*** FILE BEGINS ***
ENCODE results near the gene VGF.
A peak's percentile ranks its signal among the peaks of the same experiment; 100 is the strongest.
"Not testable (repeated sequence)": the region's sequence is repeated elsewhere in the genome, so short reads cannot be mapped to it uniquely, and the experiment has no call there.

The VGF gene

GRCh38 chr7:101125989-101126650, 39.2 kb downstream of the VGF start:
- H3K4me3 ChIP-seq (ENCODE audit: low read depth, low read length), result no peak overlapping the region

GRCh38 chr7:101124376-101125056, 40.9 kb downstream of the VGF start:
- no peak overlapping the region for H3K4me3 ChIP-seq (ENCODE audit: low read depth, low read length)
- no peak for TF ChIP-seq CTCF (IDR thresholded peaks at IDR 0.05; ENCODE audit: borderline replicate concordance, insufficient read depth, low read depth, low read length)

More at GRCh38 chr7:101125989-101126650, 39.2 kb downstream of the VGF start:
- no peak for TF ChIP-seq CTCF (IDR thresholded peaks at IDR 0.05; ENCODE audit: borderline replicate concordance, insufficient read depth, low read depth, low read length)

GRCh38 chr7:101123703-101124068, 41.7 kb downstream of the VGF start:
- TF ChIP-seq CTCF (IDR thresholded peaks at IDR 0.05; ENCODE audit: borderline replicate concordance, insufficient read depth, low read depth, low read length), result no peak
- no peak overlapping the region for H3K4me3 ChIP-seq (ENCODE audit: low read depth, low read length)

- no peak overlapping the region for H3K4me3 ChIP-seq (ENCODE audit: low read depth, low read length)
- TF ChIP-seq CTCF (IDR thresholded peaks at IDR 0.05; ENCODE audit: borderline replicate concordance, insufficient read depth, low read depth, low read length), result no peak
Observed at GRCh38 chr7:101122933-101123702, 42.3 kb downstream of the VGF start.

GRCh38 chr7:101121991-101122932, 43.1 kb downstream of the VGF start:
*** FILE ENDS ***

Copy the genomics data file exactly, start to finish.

ENCODE results near the gene VGF.
A peak's percentile ranks its signal among the peaks of the same experiment; 100 is the strongest.
"Not testable (repeated sequence)": the region's sequence is repeated elsewhere in the genome, so short reads cannot be mapped to it uniquely, and the experiment has no call there.

The VGF gene

GRCh38 chr7:101125989-101126650, 39.2 kb downstream of the VGF start:
- H3K4me3 ChIP-seq (ENCODE audit: low read depth, low read length), result no peak overlapping the region

GRCh38 chr7:101124376-101125056, 40.9 kb downstream of the VGF start:
- no peak overlapping the region for H3K4me3 ChIP-seq (ENCODE audit: low read depth, low read length)
- no peak for TF ChIP-seq CTCF (IDR thresholded peaks at IDR 0.05; ENCODE audit: borderline replicate concordance, insufficient read depth, low read depth, low read length)

More at GRCh38 chr7:101125989-101126650, 39.2 kb downstream of the VGF start:
- no peak for TF ChIP-seq CTCF (IDR thresholded peaks at IDR 0.05; ENCODE audit: borderline replicate concordance, insufficient read depth, low read depth, low read length)

GRCh38 chr7:101123703-101124068, 41.7 kb downstream of the VGF start:
- TF ChIP-seq CTCF (IDR thresholded peaks at IDR 0.05; ENCODE audit: borderline replicate concordance, insufficient read depth, low read depth, low read length), result no peak
- no peak overlapping the region for H3K4me3 ChIP-seq (ENCODE audit: low read depth, low read length)

- no peak overlapping the region for H3K4me3 ChIP-seq (ENCODE audit: low read depth, low read length)
- TF ChIP-seq CTCF (IDR thresholded peaks at IDR 0.05; ENCODE audit: borderline replicate concordance, insufficient read depth, low read depth, low read length), result no peak
Observed at GRCh38 chr7:101122933-101123702, 42.3 kb downstream of the VGF start.

GRCh38 chr7:101121991-101122932, 43.1 kb downstream of the VGF start: